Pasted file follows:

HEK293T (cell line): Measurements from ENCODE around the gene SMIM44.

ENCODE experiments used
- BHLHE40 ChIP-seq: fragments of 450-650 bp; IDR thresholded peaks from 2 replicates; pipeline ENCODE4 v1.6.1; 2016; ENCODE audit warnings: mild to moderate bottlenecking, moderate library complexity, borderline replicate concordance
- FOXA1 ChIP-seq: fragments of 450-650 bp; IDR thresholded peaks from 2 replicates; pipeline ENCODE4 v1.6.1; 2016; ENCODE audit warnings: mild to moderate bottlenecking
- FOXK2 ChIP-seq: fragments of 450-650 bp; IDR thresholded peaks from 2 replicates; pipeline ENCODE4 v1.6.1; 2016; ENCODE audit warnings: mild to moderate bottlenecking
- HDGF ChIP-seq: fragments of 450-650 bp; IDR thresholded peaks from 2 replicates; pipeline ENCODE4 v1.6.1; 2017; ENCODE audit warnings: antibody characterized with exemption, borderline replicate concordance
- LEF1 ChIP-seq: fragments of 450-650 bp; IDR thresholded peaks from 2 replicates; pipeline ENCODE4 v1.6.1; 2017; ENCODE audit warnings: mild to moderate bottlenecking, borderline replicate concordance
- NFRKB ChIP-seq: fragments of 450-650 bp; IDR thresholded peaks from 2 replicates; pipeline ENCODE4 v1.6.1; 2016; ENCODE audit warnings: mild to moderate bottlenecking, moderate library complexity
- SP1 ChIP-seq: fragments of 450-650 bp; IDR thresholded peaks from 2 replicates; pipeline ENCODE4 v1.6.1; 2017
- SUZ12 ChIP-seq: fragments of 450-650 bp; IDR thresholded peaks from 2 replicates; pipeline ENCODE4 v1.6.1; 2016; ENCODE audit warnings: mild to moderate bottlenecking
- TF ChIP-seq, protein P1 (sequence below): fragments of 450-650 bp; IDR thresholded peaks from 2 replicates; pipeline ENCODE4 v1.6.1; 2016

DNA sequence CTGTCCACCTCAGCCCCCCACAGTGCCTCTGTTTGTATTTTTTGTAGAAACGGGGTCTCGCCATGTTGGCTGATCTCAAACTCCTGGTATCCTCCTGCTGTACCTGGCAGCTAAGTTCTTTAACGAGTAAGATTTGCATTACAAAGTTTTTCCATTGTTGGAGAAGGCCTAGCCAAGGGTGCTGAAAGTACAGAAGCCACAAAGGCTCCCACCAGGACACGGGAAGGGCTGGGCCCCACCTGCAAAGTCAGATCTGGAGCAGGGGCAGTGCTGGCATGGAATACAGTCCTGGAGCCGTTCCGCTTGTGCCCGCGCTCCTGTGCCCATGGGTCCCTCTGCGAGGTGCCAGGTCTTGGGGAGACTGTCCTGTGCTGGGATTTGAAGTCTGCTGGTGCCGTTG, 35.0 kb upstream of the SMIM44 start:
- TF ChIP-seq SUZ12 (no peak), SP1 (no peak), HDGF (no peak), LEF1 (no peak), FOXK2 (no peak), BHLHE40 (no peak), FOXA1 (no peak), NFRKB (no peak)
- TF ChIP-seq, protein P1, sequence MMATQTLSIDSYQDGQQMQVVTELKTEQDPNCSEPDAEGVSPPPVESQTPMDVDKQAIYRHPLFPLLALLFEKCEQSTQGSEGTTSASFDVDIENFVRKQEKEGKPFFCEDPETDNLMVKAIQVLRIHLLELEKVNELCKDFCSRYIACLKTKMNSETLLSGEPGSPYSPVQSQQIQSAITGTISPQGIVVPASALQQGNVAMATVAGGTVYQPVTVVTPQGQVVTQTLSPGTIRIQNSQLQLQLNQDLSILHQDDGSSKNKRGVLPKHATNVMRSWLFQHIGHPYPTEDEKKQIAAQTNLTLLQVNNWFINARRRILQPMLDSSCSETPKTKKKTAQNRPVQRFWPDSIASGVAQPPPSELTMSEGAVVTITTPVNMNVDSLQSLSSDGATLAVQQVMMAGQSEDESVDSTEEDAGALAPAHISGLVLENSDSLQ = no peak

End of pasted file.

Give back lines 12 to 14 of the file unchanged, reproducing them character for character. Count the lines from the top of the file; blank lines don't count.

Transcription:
DNA sequence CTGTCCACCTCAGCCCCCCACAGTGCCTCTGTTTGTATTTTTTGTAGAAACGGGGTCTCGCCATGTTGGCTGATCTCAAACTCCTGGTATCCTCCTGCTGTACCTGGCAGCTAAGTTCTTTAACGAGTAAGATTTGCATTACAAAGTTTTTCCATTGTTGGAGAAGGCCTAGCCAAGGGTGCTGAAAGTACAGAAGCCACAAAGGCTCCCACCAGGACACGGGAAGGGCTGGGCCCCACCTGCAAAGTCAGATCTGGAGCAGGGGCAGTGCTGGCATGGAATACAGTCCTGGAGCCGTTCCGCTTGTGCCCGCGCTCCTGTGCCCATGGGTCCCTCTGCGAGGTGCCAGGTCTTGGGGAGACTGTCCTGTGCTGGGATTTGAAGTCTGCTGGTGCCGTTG, 35.0 kb upstream of the SMIM44 start:
- TF ChIP-seq SUZ12 (no peak), SP1 (no peak), HDGF (no peak), LEF1 (no peak), FOXK2 (no peak), BHLHE40 (no peak), FOXA1 (no peak), NFRKB (no peak)
- TF ChIP-seq, protein P1, sequence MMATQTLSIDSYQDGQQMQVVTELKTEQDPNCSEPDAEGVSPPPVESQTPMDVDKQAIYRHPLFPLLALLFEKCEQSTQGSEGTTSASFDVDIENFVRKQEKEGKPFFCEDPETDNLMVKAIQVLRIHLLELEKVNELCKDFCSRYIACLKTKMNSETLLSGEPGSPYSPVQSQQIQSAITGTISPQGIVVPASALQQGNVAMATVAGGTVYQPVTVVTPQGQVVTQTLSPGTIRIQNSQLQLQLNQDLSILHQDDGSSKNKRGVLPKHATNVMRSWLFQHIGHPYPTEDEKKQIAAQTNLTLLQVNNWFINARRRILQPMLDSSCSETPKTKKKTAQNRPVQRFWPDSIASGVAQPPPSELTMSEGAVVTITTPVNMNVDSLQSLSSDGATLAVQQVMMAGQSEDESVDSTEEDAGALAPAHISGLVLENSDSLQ = no peak